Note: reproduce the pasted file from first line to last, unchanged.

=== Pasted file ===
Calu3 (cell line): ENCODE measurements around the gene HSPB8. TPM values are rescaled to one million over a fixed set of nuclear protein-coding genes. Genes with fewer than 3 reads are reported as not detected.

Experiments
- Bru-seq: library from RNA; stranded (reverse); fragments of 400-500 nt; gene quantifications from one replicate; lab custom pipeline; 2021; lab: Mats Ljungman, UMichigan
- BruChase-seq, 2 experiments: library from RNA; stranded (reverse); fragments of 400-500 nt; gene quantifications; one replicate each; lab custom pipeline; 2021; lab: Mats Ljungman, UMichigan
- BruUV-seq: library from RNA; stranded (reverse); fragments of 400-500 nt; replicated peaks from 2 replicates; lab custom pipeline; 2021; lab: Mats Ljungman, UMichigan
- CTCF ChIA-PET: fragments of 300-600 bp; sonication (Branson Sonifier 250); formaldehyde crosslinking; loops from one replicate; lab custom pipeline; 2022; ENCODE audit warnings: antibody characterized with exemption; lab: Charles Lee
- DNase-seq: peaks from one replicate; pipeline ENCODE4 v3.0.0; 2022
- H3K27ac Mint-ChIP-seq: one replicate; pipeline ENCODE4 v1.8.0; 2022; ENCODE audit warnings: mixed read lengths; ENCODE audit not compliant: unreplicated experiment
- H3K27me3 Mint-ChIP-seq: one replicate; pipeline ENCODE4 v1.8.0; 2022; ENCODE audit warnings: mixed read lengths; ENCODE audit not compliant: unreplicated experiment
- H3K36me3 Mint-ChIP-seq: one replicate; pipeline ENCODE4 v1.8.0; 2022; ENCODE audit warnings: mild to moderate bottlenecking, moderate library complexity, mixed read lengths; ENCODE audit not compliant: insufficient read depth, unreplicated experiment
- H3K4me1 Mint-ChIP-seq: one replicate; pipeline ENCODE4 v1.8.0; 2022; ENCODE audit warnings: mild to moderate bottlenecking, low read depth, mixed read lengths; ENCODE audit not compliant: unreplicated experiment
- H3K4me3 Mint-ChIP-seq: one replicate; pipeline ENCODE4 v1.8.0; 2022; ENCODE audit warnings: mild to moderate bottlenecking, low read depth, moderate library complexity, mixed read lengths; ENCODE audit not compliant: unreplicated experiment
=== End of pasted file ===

Calu3 (cell line): ENCODE measurements around the gene HSPB8. TPM values are rescaled to one million over a fixed set of nuclear protein-coding genes. Genes with fewer than 3 reads are reported as not detected.

Experiments
- Bru-seq: library from RNA; stranded (reverse); fragments of 400-500 nt; gene quantifications from one replicate; lab custom pipeline; 2021; lab: Mats Ljungman, UMichigan
- BruChase-seq, 2 experiments: library from RNA; stranded (reverse); fragments of 400-500 nt; gene quantifications; one replicate each; lab custom pipeline; 2021; lab: Mats Ljungman, UMichigan
- BruUV-seq: library from RNA; stranded (reverse); fragments of 400-500 nt; replicated peaks from 2 replicates; lab custom pipeline; 2021; lab: Mats Ljungman, UMichigan
- CTCF ChIA-PET: fragments of 300-600 bp; sonication (Branson Sonifier 250); formaldehyde crosslinking; loops from one replicate; lab custom pipeline; 2022; ENCODE audit warnings: antibody characterized with exemption; lab: Charles Lee
- DNase-seq: peaks from one replicate; pipeline ENCODE4 v3.0.0; 2022
- H3K27ac Mint-ChIP-seq: one replicate; pipeline ENCODE4 v1.8.0; 2022; ENCODE audit warnings: mixed read lengths; ENCODE audit not compliant: unreplicated experiment
- H3K27me3 Mint-ChIP-seq: one replicate; pipeline ENCODE4 v1.8.0; 2022; ENCODE audit warnings: mixed read lengths; ENCODE audit not compliant: unreplicated experiment
- H3K36me3 Mint-ChIP-seq: one replicate; pipeline ENCODE4 v1.8.0; 2022; ENCODE audit warnings: mild to moderate bottlenecking, moderate library complexity, mixed read lengths; ENCODE audit not compliant: insufficient read depth, unreplicated experiment
- H3K4me1 Mint-ChIP-seq: one replicate; pipeline ENCODE4 v1.8.0; 2022; ENCODE audit warnings: mild to moderate bottlenecking, low read depth, mixed read lengths; ENCODE audit not compliant: unreplicated experiment
- H3K4me3 Mint-ChIP-seq: one replicate; pipeline ENCODE4 v1.8.0; 2022; ENCODE audit warnings: mild to moderate bottlenecking, low read depth, moderate library complexity, mixed read lengths; ENCODE audit not compliant: unreplicated experiment